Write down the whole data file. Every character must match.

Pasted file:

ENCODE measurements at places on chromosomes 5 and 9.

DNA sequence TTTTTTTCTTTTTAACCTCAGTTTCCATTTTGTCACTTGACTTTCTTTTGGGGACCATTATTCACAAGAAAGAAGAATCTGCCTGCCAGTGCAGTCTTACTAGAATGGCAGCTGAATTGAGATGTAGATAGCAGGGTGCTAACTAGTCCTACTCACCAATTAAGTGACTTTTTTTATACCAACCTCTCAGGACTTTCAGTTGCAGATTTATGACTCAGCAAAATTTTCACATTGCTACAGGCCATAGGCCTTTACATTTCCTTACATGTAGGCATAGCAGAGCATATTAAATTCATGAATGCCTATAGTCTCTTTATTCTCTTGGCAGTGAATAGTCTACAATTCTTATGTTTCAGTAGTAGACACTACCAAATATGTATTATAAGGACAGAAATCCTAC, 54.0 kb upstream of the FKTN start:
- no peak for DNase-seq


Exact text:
ENCODE measurements at places on chromosomes 5 and 9.

DNA sequence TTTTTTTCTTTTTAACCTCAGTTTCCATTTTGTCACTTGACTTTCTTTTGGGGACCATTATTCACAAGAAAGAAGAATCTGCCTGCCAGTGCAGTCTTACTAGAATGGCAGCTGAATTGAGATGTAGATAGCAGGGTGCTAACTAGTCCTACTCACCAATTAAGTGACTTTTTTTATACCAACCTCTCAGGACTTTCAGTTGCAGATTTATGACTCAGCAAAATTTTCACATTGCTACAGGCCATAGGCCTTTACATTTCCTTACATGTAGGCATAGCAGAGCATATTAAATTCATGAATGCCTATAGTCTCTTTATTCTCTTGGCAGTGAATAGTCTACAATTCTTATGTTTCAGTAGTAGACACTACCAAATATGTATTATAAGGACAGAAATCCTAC, 54.0 kb upstream of the FKTN start:
- no peak for DNase-seq